Exploring New Frontiers in Web Performance
With chapters selected by Barry Pollard
  • March 2020
  • ISBN 9781617297793
  • 160 pages
Beautiful design, cool functionality, and optimized content won’t provide value if your visitors don’t stick around to enjoy it! Every extra second your web pages take to load or respond costs you visitors and sales. That’s why web performance is key to increasing engagement and conversions. Fortunately, as bandwidth-challenging functions proliferate, new tools are emerging to help developers fight the web performance battle.

About the book

In Exploring New Frontiers in Web Performance, author Barry Pollard has selected chapters from four Manning books to lay out the basics of modern performance-improving web tools and technologies. First, you’ll get an introduction to tools for assessing performance and identifying problems. Then you’ll take a look at HTTP/2—the first major revision of the web’s network protocol—and explore the advantages of running it as well as how it affects development practices. You’ll also delve into the game-changing impact of Progressive Web Apps, including what they are, the benefits they bring to the table, and the first steps to building them. In the final chapter, you’ll explore WebAssembly, a binary language that compiles to bytecode and can run at lightning-fast speed on all browsers, and discover the problems it solves. With this guide, you’ll have a firm grasp on the technologies available today to developers who want feature-rich websites that still have awesome performance, better sales, and higher conversion rates!
Table of Contents detailed table of contents

Introduction

Using assessment tools

Using assessment tools

2.1 Exploring New Frontiers in Web Performance

2.1.1 Appraising website performance

2.1.2 Using Google Analytics for bulk reporting

2.2 Using browser-based assessment tools

2.3 Inspecting network requests

2.3.1 Viewing timing information

2.3.2 Viewing HTTP request and response headers

2.4 Rendering performance-auditing tools

2.4.1 Understanding how browsers render web pages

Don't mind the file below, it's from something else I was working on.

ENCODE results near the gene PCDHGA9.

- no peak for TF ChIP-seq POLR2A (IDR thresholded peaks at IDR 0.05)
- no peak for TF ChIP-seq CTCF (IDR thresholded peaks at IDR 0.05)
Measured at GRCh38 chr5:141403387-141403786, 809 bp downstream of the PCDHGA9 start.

2.4.2 Using Google Chrome’s Timeline tool

2.4.3 Identifying problem events: thy enemy is jank

2.4.4 Marking points in the timeline with JavaScript

2.4.5 Rendering profilers in other browsers

2.5 Benchmarking JavaScript in Chrome

2.6 Simulating and monitoring devices

2.6.1 Simulating devices in the desktop web browser

2.6.2 Debugging websites remotely on Android devices

2.6.3 Debugging websites remotely on iOS devices

2.7 Creating custom network throttling profiles

Summary

The road to HTTP/2

The road to HTTP/2

2.1 HTTP/1.1 and the current World Wide Web

2.1.1 HTTP/1.1’s fundamental performance problem

2.1.2 Pipelining for HTTP/1.1

2.1.3 Waterfall diagrams for web performance measurement

2.2 Workarounds for HTTP/1.1 performance issues

2.2.1 Use multiple HTTP connections

2.2.2 Make fewer requests

2.2.3 HTTP/1 performance optimizations summary

2.3 Other issues with HTTP/1.1

2.4 Real-world examples

2.4.1 Example website 1: amazon.com

2.4.2 Example website 2: imgur.com

2.4.3 How much of a problem is this really?

2.5 Moving from HTTP/1.1 to HTTP/2

2.5.1 SPDY

2.5.2 HTTP/2

2.6 What HTTP/2 means for web performance

Summary

Optimizing for HTTP/2

6.1 What HTTP/2 means for web developers

6.2 Are some HTTP/1.1 optimizations now antipatterns?

6.3 Web performance techniques still relevant under HTTP/2

6.4 Optimizing for both HTTP/1.1 and HTTP/2

Summary

Understanding Progressive Web Apps

Understanding Progressive Web Apps

1.1 What’s the big deal with Progressive Web Apps?

1.2 PWA basics

1.2.1 Building a business case for Progressive Web Apps

1.3 Service Workers: The key to PWAs

1.3.1 Understanding Service Workers

1.3.2 The Service Worker lifecycle

1.3.3 A basic Service Worker example

1.3.4 Security considerations

1.4 Performance insight: Flipkart

Summary

First steps to building a Progressive Web App

2.1 Build on what you already have

2.2 Front-end architectural approaches to building PWAs

2.2.1 The Application Shell Architecture

2.2.2 Performance benefits

2.2.3 The Application Shell Architecture in action

2.3 Dissecting an existing PWA step by step

2.3.1 Front-end architecture

2.3.2 Caching

2.3.3 Offline browsing

2.3.4 Look and feel

2.3.5 The final product

Summary

Meet WebAssembly

Meet WebAssembly

1.1 What is WebAssembly?

1.1.1 Asm.js, the forerunner to WebAssembly

1.2 What problems does it solve?

1.2.1 Performance improvements

1.2.2 Faster startup times compared with JavaScript

1.2.3 Ability to use languages other than JavaScript in the browser

1.2.4 Opportunity for code reuse

1.3 How does it work?

1.3.1 Overview of how compilers work

1.3.2 Loading, compiling, and instantiating a module

1.4 Structure of a WebAssembly module

1.4.1 Preamble

1.4.2 Known sections

1.4.3 Custom sections

1.5 WebAssembly text format

1.6 How is WebAssembly secure?

1.7 What languages can I use to create a WebAssembly module?

1.8 Where can I use my module?

Summary

What's inside

  • “Using assessment tools” – Chapter 2 from Web Performance in Action by Jeremy L. Wagner
  • “The road to HTTP/2” – Chapter 2 from HTTP/2 in Action by Barry Pollard
  • “Optimizing for HTTP/2” – Chapter 6 from HTTP/2 in Action by Barry Pollard
  • “Understanding Progressive Web Apps” – Chapter 1 from Progressive Web Apps by Dean Alan Hume
  • “First steps to building a Progressive Web App” – Chapter 2 from Progressive Web Apps by Dean Alan Hume
  • “Meet WebAssembly” – Chapter 1 from Web Assembly in Action by Gerard Gallant

About the author

Barry Pollard is a professional developer with two decades of experience developing, supporting, and tuning software and infrastructure.

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